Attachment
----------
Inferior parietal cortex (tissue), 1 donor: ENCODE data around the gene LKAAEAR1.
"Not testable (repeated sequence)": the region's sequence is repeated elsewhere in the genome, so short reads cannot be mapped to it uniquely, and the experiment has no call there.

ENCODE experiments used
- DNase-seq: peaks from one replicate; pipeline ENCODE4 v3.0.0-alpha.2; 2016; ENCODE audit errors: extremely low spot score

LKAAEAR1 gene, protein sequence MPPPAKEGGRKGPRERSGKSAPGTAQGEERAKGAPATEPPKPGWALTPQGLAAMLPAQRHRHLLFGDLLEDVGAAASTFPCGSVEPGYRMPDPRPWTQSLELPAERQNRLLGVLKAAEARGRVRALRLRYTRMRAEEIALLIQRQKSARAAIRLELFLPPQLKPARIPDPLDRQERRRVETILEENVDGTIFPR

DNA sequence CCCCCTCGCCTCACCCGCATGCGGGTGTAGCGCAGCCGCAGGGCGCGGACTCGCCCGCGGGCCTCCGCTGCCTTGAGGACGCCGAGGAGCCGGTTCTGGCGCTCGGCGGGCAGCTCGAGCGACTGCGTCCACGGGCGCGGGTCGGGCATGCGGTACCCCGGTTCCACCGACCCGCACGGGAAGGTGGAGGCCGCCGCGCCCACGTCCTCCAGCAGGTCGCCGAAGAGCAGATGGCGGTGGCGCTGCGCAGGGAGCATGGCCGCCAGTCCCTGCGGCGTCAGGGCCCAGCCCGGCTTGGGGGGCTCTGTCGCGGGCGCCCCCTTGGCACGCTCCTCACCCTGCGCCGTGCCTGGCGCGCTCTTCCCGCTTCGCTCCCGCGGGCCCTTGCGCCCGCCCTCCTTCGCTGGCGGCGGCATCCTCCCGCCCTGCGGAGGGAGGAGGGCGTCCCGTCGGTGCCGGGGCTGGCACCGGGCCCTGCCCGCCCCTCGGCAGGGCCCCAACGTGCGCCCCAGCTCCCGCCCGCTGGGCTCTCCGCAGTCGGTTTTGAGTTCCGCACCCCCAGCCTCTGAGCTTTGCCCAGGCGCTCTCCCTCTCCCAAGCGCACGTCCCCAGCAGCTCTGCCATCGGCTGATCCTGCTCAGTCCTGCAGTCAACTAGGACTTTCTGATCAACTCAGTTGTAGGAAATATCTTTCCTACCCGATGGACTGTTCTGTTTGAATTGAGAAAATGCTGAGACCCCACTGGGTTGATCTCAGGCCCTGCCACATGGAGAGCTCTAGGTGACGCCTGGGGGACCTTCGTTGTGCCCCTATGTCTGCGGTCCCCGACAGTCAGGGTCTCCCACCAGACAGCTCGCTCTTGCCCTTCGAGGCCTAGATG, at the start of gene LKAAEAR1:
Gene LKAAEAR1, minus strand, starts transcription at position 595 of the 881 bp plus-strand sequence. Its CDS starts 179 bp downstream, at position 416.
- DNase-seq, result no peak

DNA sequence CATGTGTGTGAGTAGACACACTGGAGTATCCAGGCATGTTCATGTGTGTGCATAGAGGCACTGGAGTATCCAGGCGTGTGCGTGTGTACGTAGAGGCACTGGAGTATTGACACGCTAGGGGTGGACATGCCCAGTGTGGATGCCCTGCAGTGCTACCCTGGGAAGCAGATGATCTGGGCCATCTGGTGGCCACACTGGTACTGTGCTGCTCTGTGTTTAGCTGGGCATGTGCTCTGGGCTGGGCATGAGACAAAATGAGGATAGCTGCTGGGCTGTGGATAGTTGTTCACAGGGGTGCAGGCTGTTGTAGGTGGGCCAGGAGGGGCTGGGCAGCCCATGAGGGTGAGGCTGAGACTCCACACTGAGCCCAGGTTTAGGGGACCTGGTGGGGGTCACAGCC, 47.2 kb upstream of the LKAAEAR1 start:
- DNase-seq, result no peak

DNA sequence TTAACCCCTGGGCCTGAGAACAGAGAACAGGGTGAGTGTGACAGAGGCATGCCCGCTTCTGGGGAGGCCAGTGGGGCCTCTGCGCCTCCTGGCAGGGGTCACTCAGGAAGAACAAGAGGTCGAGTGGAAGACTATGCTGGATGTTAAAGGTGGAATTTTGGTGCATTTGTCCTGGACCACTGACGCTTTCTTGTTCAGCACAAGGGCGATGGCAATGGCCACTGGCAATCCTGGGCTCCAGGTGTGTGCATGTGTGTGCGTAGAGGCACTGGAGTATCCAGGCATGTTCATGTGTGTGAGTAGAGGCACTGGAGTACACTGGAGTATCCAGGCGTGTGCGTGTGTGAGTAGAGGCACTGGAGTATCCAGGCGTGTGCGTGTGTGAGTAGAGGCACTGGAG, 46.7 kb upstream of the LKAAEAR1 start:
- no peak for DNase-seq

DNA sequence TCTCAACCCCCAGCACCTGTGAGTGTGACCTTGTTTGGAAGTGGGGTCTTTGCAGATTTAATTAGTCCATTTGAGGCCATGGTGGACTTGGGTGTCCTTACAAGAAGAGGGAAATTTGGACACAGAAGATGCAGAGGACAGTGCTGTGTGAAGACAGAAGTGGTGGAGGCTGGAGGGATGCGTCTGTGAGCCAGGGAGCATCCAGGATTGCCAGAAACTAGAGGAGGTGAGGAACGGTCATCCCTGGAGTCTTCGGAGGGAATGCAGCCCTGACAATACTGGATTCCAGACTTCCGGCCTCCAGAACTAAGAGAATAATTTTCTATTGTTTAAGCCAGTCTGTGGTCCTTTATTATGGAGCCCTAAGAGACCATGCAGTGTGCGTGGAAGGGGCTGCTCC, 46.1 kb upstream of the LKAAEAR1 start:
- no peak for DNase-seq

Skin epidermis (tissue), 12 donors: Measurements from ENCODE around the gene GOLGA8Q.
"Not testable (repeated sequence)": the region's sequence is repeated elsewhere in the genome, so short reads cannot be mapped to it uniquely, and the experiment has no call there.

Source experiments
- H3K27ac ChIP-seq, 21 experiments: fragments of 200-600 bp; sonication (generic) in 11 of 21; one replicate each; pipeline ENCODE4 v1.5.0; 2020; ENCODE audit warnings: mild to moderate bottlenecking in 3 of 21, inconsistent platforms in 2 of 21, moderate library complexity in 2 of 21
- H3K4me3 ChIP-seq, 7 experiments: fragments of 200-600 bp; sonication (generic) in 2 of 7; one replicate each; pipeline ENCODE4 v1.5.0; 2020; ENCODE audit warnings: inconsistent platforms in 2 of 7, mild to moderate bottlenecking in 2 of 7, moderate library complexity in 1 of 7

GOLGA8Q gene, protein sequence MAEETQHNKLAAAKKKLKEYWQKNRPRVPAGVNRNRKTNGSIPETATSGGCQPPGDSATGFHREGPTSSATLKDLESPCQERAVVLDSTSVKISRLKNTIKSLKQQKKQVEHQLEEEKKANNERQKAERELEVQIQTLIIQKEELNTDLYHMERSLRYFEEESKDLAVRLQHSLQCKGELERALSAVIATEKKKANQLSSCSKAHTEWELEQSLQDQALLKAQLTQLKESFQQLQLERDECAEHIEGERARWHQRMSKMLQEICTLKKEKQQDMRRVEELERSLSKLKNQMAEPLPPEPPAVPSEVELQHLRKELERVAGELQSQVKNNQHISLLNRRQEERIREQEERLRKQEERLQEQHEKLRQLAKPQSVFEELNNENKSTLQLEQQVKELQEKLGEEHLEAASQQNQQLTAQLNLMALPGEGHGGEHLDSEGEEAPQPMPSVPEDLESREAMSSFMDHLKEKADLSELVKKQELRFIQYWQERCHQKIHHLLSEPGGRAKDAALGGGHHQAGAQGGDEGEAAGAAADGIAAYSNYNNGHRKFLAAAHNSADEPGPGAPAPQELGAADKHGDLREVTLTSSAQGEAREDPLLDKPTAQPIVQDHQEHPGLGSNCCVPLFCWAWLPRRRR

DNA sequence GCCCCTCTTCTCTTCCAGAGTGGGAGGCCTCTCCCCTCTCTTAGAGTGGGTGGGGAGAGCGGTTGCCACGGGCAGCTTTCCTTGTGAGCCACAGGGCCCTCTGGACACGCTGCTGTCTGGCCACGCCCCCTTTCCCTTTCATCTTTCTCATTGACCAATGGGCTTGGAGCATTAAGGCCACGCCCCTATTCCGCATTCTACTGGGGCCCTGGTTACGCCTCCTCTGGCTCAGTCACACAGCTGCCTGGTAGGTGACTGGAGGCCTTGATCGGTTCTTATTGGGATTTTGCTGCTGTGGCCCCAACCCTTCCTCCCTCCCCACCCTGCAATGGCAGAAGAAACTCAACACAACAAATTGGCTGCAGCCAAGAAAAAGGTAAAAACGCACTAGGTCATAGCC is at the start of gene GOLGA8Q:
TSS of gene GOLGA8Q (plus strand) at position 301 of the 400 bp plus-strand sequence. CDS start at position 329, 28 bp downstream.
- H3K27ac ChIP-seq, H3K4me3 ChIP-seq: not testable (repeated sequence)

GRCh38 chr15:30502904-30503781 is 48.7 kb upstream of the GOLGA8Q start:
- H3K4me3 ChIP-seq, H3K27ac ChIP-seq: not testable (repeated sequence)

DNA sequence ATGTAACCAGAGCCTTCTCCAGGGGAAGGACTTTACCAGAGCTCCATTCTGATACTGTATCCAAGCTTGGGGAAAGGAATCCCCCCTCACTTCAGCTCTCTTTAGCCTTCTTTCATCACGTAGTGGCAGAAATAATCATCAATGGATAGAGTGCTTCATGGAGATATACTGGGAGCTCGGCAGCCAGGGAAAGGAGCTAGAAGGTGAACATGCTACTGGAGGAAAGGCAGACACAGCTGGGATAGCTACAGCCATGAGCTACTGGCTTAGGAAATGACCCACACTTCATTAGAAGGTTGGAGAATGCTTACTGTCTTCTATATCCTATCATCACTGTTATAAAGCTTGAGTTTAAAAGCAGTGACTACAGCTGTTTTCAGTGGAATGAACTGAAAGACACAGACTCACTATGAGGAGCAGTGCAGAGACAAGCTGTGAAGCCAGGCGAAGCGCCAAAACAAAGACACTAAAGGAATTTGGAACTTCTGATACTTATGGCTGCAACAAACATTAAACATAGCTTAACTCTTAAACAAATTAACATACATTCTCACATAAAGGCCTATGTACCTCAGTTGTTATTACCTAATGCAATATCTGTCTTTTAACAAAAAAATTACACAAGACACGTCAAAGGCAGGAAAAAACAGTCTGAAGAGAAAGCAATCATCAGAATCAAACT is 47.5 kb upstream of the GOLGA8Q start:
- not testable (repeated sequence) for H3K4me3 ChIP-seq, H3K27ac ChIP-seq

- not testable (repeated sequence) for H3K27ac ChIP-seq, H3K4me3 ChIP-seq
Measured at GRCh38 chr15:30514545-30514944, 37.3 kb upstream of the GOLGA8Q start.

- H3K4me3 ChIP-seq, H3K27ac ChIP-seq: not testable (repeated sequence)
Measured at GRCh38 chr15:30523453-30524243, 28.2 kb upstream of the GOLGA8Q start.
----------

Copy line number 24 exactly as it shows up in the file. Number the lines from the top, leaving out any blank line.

GRCh38 chr15:30502904-30503781 is 48.7 kb upstream of the GOLGA8Q start: